in a conversation. Broadcast media builds awareness of a brand but, as SS+K's Rob Shepardson
says, awareness is only "the first step of the process." Advertising and promotion must now
build the relationship, too.

       2. Industry Structure
       2.1. Types of Agencies
               *   Full-Service Agencies
                   -                  Full-Service Agencies provide clients with all the services
they need for the entire advertising function. This includes planning, creating, producing and
Launch! Chapter 1 dr1         November 2007

placing the ads, as well as research before the campaign and evaluation after it to assess the
campaign's effectiveness. Full-service agencies have expanded in recent years through
consolidation -- being bought by larger agencies who want to provide a global one-stop-shop for
their global clients. In the process, the types of services that agencies provide has expanded to
include PR, design and event planning.
               *   Limited Service Agencies
                   -                Some agencies focus on one aspect of the creative process,
such as creative production work or media buying.
               *   In-House Agencies:
                    -                Some companies prefer to retain control over advertising
and set up in-house agencies with the corporation. The in-house agency is typically run by an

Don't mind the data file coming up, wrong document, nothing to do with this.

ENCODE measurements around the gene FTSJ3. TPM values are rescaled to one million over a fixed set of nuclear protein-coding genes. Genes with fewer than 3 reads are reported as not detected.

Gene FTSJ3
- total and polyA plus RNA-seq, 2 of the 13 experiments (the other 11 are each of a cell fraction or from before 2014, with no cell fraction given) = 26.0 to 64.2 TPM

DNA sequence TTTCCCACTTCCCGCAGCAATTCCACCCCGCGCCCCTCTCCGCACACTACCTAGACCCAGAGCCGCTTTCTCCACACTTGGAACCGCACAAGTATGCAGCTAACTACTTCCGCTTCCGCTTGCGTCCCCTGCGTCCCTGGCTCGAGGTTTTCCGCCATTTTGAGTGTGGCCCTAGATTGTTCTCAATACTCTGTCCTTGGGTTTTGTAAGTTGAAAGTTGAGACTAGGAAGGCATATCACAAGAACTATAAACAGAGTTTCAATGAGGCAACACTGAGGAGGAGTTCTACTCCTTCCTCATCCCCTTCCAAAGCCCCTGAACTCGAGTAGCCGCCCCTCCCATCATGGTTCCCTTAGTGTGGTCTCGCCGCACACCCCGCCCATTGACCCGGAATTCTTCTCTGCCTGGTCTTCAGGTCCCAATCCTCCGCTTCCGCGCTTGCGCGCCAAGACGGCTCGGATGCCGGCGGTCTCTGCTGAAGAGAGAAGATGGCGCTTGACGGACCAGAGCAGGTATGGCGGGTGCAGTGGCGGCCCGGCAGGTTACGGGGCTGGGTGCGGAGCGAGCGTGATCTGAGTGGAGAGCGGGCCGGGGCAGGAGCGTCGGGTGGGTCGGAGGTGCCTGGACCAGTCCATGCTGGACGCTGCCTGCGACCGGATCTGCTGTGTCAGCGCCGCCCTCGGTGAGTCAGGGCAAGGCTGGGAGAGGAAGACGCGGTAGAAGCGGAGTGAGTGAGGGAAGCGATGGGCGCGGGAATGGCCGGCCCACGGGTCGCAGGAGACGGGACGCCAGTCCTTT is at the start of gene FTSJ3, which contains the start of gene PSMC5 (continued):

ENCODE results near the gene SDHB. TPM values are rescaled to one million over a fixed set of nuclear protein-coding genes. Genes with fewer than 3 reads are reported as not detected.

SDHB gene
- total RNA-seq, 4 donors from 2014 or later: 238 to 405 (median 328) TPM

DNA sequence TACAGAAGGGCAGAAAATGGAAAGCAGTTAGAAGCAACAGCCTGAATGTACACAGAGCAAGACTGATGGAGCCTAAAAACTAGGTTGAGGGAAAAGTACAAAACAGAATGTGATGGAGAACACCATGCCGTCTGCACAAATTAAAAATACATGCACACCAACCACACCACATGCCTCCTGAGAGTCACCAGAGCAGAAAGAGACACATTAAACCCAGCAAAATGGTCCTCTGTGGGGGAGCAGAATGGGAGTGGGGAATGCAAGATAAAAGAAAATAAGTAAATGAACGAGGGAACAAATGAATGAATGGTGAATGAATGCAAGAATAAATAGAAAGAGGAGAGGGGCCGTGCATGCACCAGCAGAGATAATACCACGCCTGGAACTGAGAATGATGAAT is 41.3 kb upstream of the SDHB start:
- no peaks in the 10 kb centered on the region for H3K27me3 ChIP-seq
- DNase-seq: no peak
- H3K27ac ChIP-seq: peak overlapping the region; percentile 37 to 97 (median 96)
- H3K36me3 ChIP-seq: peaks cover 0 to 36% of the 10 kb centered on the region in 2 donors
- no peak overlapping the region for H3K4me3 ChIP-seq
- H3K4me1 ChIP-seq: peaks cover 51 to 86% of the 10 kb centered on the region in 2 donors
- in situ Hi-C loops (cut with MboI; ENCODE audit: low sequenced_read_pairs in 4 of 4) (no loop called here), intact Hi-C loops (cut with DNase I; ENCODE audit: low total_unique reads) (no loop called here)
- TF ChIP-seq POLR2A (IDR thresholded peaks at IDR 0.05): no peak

advertising director, who chooses which services to buy and which to perform internally. For
example, the in-house agency could retain creative services in-house, creating advertisements
itself and then purchasing media-buying services from the outside. The inside agency may buy
services from a limited service agency or buy services a la carte from a full service agency.
                    -              Why form an in-house agency? The two main reasons are to
save the company money and to give the company greater control over the entire process. In
addition, internal employees may have a deeper understanding of the company and its customers
than would an outside agency. Insiders can also coordinate the promotion better with the firm's
overall marketing program and other functions, such as ensuring that enough products are made
and delivered in advance of a promotion.

                                           [Maybe something here re SSK’s structure and what
they choose to do versus outsource?]

                 DIG DEEPER: Johnson & Johnson has joined a growing list of marketers who
        are dissatisfied with the way advertising firms are structured, and it is calling for more
collaboration between the people who do the consumer research and the people who actually